FORT LAUDERDALE, Fla. -- The U.S. Military Academy and fire-rescue officials said Friday that at least two of the school's cadets, including a football player, were involved in a situation in which six people overdosed on fentanyl-laced cocaine at a Florida vacation home during spring break.
Two of the six were in critical condition, rescue and emergency officials said.
A West Point official told The Associated Press that one of the cadets who was hospitalized is an Army football player. The official said another football player at the house was not hospitalized. The official had no further information and could not give the sickened player's condition.
No names have been released. The official spoke on condition of anonymity, citing the ongoing investigation.
Authorities said late Friday that they had made an arrest, but did not offer more specifics about the person's identity.
The New York academy's public affairs office released a statement Friday afternoon saying its officials are "aware of the situation involving West Point cadets, which occurred Thursday night in the community of Wilton Manors."
It added: "No other details are available at this time.''
The South Florida Sun Sentinel first reported that some victims were West Point cadets.
Fort Lauderdale Fire-Rescue Battalion Chief Steve Gollan told the AP on Friday afternoon that two critically ill victims were on ventilators. Two other victims were in stable condition, one was in good condition and one was released. Gollan said earlier that after two victims collapsed Thursday, two others became ill while trying to give them CPR from the residue on their bodies. When paramedics arrived, six people at the home needed treatment. He said the opioid-overdose-reversing drug naloxone was administered.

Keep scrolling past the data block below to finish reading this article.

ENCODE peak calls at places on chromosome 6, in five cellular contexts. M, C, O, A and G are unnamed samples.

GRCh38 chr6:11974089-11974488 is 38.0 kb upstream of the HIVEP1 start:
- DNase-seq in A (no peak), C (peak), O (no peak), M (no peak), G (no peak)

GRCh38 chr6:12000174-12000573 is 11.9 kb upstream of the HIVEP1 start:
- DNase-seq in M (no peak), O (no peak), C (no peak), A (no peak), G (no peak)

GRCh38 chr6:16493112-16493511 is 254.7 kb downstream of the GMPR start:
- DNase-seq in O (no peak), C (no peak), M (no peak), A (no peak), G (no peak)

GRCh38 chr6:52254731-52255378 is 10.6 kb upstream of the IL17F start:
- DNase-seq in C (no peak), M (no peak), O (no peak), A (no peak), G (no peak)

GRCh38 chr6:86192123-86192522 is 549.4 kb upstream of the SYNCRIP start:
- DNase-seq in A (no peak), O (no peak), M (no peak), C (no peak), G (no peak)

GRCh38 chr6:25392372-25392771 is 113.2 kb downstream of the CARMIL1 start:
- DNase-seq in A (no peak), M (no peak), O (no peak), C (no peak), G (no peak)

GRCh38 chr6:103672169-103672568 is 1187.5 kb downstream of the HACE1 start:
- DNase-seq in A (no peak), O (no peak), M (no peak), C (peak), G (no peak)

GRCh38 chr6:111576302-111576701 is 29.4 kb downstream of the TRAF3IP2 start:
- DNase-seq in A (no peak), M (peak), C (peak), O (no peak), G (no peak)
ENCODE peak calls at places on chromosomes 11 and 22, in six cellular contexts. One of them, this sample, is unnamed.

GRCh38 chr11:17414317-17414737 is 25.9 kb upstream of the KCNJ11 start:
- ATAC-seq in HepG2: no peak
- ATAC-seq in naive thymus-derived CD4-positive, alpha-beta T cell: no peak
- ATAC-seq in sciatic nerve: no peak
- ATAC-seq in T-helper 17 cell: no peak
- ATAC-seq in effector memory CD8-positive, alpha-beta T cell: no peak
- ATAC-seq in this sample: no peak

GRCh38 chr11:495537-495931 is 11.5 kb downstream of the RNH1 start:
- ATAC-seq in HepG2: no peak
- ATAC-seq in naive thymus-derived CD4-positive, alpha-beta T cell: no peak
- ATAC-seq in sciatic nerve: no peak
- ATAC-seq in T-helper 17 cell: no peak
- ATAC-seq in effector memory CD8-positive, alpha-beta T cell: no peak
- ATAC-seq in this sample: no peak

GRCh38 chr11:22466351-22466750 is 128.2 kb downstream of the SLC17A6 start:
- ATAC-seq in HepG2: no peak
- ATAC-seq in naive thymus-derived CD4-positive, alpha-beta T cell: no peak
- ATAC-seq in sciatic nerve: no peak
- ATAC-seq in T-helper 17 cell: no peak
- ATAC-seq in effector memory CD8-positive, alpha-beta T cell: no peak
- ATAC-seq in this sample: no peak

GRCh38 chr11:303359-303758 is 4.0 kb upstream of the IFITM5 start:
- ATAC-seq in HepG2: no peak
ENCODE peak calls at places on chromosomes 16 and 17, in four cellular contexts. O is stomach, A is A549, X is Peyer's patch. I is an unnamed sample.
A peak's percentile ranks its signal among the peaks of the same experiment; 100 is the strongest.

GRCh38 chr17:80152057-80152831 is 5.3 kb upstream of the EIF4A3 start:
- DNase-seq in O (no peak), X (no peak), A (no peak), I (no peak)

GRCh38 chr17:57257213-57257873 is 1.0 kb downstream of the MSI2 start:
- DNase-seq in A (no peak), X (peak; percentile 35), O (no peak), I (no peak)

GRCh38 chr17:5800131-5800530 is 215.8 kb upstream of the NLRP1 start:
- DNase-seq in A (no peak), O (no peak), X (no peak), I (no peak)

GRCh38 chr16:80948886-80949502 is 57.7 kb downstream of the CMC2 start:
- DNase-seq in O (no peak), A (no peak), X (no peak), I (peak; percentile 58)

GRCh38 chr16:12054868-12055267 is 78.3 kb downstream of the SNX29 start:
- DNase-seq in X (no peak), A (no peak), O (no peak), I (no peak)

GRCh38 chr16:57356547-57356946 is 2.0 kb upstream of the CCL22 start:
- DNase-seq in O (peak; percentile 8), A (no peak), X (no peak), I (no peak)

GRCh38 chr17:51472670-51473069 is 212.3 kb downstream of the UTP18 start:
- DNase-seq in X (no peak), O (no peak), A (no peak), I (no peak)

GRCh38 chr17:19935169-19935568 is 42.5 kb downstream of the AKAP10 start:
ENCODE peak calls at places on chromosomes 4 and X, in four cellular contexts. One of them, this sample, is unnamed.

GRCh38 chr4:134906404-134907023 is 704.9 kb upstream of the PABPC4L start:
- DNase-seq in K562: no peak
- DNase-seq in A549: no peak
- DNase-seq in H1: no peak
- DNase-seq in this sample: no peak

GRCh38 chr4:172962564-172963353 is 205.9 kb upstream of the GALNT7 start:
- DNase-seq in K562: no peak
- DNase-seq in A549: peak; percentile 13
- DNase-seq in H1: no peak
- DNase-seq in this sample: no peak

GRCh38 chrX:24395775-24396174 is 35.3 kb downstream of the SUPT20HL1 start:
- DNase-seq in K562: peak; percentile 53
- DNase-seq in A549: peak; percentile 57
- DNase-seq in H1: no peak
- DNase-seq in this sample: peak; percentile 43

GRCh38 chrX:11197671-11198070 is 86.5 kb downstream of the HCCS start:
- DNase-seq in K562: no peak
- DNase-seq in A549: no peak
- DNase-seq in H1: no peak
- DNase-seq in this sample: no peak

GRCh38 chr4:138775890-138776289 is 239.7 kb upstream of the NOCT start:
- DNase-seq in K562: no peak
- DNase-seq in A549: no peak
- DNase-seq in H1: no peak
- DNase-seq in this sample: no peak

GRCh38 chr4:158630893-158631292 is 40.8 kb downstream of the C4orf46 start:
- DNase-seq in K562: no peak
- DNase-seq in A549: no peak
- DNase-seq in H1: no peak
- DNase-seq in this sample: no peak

Neighbors told local media the home is a vacation home that is often rented out.
Fentanyl is an unpredictable and powerful synthetic painkiller blamed for driving an increase in fatal drug overdoses. It's 50 to 100 times stronger than morphine and used to treat severe pain, the U.S. Centers for Disease Control and Prevention says. It also slows a person's breathing and heart rate.
Gollan said that in the 70 days since Jan. 1, his department has responded to 215 suspected opioid overdoses; almost all of them involved fentanyl. He did not know how many of those died but said it is a two-year trend that started when the coronavirus pandemic began and has not abated.
The Broward County sheriff's office said its detectives are investigating along with Wilton Manors police. A spokesman said no further details could be released because of the ongoing investigation.